PITTSFIELD — “My name is not baby.”
“Let women walk in peace.”
“I am not here for you.”
“My womanhood is not up for debate.”
Those were the responses from some of the women who were asked by author, street artist and activist Tatyana Fazlalizadeh what they wanted to say back to the men who had harassed them in public during their lives, said a co-chair of the countywide Sexual Assault Awareness Month Planning Committee.
Their words emerged in interviews Fazlalizadeh conducted with women from diverse backgrounds and experiences about their encounters with street harassment — they can range from unwanted comments, to whistling, to stalking and sexual assault in the public sphere — for her book “Stop Telling Women to Smile.”
For the next several weeks, book clubs across Berkshire County will be delving into Fazlalizadeh’s writings, during the second “One Book, One Community” read project sponsored by the office of Berkshire District Attorney Andrea Harrington, the county’s Domestic and Sexual Violence Task Force and the Elizabeth Freeman Center.
Last year’s community read project resulted in a packed crowd at the Colonial Theatre to hear a talk by Rachel Louise Snyder, the author of “No Visible Bruises: What We Don’t Know About Domestic Violence Can Kill Us,” said Susan Birns, co-chair of the Sexual Assault Awareness Month Planning Committee that organized the community read project. With large gatherings still off the table, Birns said the project this year will culminate in a community webinar featuring Fazlalizadeh on April 29, the end of Sexual Assault Awareness Month.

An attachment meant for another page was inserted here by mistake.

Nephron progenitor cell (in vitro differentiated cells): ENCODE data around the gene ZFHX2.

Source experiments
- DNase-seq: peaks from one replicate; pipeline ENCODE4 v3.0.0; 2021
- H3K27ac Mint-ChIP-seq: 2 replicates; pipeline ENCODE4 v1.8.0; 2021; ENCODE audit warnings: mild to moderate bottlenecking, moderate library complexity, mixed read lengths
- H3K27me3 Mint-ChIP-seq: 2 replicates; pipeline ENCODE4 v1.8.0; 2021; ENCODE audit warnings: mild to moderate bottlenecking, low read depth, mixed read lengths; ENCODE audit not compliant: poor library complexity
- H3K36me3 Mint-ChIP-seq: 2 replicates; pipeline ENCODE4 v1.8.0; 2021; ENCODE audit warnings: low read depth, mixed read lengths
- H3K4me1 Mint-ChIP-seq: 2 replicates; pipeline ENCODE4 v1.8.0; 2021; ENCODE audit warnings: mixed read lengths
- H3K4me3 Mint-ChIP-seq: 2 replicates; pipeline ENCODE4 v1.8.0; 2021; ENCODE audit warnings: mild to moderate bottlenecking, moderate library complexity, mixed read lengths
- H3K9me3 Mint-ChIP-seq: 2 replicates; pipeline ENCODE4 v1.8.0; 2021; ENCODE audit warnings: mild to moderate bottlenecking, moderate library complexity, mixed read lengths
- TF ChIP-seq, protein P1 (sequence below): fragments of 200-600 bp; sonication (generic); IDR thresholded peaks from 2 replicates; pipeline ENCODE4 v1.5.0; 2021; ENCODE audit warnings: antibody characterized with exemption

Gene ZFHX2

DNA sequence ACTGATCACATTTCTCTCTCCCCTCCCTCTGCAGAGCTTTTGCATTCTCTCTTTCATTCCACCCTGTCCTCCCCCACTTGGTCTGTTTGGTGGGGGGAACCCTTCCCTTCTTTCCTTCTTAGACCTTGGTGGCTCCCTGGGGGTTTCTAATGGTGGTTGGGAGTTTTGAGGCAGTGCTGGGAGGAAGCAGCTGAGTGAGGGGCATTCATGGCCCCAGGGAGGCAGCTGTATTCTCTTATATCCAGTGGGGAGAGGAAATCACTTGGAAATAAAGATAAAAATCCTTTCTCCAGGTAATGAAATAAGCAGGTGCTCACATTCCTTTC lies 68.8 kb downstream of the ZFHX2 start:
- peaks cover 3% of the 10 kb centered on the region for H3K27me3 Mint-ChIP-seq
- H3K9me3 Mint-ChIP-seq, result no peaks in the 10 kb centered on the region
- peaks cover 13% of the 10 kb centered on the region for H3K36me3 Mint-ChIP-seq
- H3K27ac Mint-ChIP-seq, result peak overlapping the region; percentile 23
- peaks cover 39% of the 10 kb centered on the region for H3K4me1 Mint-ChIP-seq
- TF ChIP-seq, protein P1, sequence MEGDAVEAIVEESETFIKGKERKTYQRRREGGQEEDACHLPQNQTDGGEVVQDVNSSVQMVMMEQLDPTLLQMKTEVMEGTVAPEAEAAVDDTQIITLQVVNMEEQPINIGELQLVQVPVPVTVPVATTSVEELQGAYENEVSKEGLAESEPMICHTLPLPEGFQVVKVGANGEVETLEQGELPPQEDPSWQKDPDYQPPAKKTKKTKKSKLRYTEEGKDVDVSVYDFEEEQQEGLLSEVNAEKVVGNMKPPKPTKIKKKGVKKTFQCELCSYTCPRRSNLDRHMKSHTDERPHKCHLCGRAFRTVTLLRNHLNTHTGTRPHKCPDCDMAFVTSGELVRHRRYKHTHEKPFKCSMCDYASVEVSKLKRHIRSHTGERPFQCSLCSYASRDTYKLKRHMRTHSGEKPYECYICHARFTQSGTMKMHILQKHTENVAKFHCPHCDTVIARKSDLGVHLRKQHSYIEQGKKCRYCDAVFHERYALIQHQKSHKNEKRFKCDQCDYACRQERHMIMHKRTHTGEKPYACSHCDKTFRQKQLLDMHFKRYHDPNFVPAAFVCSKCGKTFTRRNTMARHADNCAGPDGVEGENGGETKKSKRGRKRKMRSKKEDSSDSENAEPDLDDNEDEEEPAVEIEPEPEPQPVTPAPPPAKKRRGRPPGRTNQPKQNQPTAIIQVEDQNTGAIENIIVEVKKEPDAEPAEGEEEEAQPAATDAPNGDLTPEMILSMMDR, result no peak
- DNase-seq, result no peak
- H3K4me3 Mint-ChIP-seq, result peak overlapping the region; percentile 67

Also, Fazlalizadeh’s portraits will be displayed in different places across the county, including Park Square in Pittsfield and North Adams City Hall, Birns said.
Like “No Visible Bruises,” the award-winning book reporting on domestic violence, “Stop Telling Women to Smile’’ engages with the topic of violence against women. Birns said the communitywide read project aims to interrupt the cycle of violence against women by dismantling harmful and false notions about masculinity, Birns noted.
“If we really want to end violence against women, we really need to change the culture,” she said. “Our culture, in many ways, sets us up for high rates of violence against women, so, we have to socialize our children, both girls and boys, differently.”
Fazlalizadeh’s writing lays bare common themes about the sexualized form of harassment, Birns said. Each woman the author interviewed — Birns said they included women of color, immigrants, a transgender woman and others — reported, for example, first being harassed on the street as girls, years before adulthood.
But, her work also underscores how women are sexualized in accordance with their race and ethnicity, and how intersecting identities affect how street harassment and sexual assault are experienced. Overall, Birns said, the book exposes the harms and power dynamics implicit in the pervasive form of gender-based aggression.
This project aims to disrupt “the norm” of how sexual harassment is viewed, said sponsor Rachel Melendez.
“As she [Fazlalizadeh] states in her book ‘street harassment is not an isolated issue, it sits on top of all other forms of sexual harassment and abuse,’” Melendez said in an email. “This book puts the power back in the victim’s hands ... reclaims authority on how we navigate in a public space.”
Fellow co-chair Hillery Maxymillian encouraged members of the community to pick up a copy of “Stop Telling Women to Smile” and join the communitywide read. Members of book clubs in the Berkshires can reach out to Birns at Susan.Birns@mcla.edu to request a counselor to help facilitate discussions about the book, which, Birns noted, engages with issues that might resurface past trauma for some.